“The station at 63rd Street was built with the intention of a connection to the future Second Avenue line, so they made a wide underground cavern, and split it in half with a dividing wall,” said Almeraris.
Employing methods similar to Crossrail in London, the team drilled through to the dormant section of 63rd Street station, while F trains serving Queens passed just a few feet away behind the dividing wall. A major milestone was reached in September 2011 when the TBM broke through the station’s bellmouth, marking an end to the tunnelling. Laying the track and fitting out the stations would take several more years, however, complicated by Manhattan’s high-density population.
“A big thing on this programme – on Second Avenue in particular – was community,” said Almeraris, who worked on construction of the 86th Street station for Skanska once the tunnelling was completed.
“The people are great, but they don’t want you shaking up their houses and taking their parking spaces… you had to make sure all the businesses had access. You had to move their garbage for them. The MTA went out of its way to try and keep them well informed. We actually had tunnel tours.”
Often led by Michael Horodniceanu, MTA Capital Construction president (known to all as Michael H, and usually seen sporting a bow-tie), the tours involved bringing local residents down to see the work, helping the community engage with the project.
“When the people took the tour, they took ownership of the subway. It was amazing,” said Almeraris.
The new stations are bright and airy, featuring full-length mezzanines and island platforms. For now, they’re served by a rerouted Q train, which comes in from Coney Island in Brooklyn, and travels up Broadway once it reaches Manhattan. The express service connects Midtown West with the Upper East Side for the first time, and the MTA recently announced that daily passenger numbers have already swelled to 176,000, a 42 per cent increase from January.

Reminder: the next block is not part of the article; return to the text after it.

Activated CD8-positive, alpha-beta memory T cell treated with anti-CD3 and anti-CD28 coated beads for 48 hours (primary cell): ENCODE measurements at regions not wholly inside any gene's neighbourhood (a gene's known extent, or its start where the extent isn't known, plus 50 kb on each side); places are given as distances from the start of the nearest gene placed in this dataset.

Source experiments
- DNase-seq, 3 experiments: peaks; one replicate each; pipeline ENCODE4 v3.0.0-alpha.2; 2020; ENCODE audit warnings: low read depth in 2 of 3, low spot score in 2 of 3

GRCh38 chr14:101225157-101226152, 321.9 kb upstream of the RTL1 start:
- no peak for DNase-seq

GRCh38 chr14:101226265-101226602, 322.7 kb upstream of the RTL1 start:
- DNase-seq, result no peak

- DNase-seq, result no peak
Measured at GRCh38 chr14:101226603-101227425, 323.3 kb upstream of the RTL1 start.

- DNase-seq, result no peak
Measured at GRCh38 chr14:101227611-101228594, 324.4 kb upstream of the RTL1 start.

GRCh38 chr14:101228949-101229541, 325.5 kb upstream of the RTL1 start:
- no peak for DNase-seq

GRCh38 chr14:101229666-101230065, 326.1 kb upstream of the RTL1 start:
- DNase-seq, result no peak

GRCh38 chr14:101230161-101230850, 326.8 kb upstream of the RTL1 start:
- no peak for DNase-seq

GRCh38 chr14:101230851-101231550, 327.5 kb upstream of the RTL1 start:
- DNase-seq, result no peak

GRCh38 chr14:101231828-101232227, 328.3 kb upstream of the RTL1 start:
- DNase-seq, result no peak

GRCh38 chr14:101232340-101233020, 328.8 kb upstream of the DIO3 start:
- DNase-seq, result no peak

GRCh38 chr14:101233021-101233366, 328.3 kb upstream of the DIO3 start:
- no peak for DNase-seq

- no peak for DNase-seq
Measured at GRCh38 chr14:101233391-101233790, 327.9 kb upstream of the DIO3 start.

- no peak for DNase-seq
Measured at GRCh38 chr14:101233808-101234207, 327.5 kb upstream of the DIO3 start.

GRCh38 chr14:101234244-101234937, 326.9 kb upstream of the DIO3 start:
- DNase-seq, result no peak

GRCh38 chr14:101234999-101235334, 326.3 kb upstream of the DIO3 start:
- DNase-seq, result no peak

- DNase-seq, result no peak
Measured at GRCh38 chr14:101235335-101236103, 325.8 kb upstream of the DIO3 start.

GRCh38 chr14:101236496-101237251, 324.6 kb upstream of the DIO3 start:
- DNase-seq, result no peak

“This is the big reliever line,” said Almeraris. “It’s relieving a lot, but it’s going to relieve more, and improve the community of Harlem with phase two.”
Phase two – at least 10 years away – will see the line extended north to 125th Street, then turning west to connect with the Lexington Avenue line and Metro North at a massive new station that will swallow a sizeable chunk of the estimated $6bn budget.
“It’s going to have three stations,” explained Almeraris. “106th Street, 116th Street, and the mother of all stations at 125th Street. This station is going to be 1,370ft [418m] long.”
Phase one came in on budget at $4.45bn, but with just 3.2km of new tunnels, this makes it substantially more expensive per kilometre than Crossrail. Manhattan’s congested underground infrastructure makes building new subways difficult, and that translates to the balance sheet. This, in conjunction with potential issues around land acquisition, has led to questions being raised over the completion of phases three and four, which would involve the construction of 10 new stations, as well as about 8.5km of new track, and the introduction of a new T-line service running the length of Manhattan. For now though, Almeraris is happy to reflect on what’s been achieved – the birth of a brand-new subway line for New York, carved right through the heart of the city that never sleeps.
“In the four-and-a-half million man hours, we didn’t have any life-changing injuries for anybody. That’s probably the thing I’m most proud of.”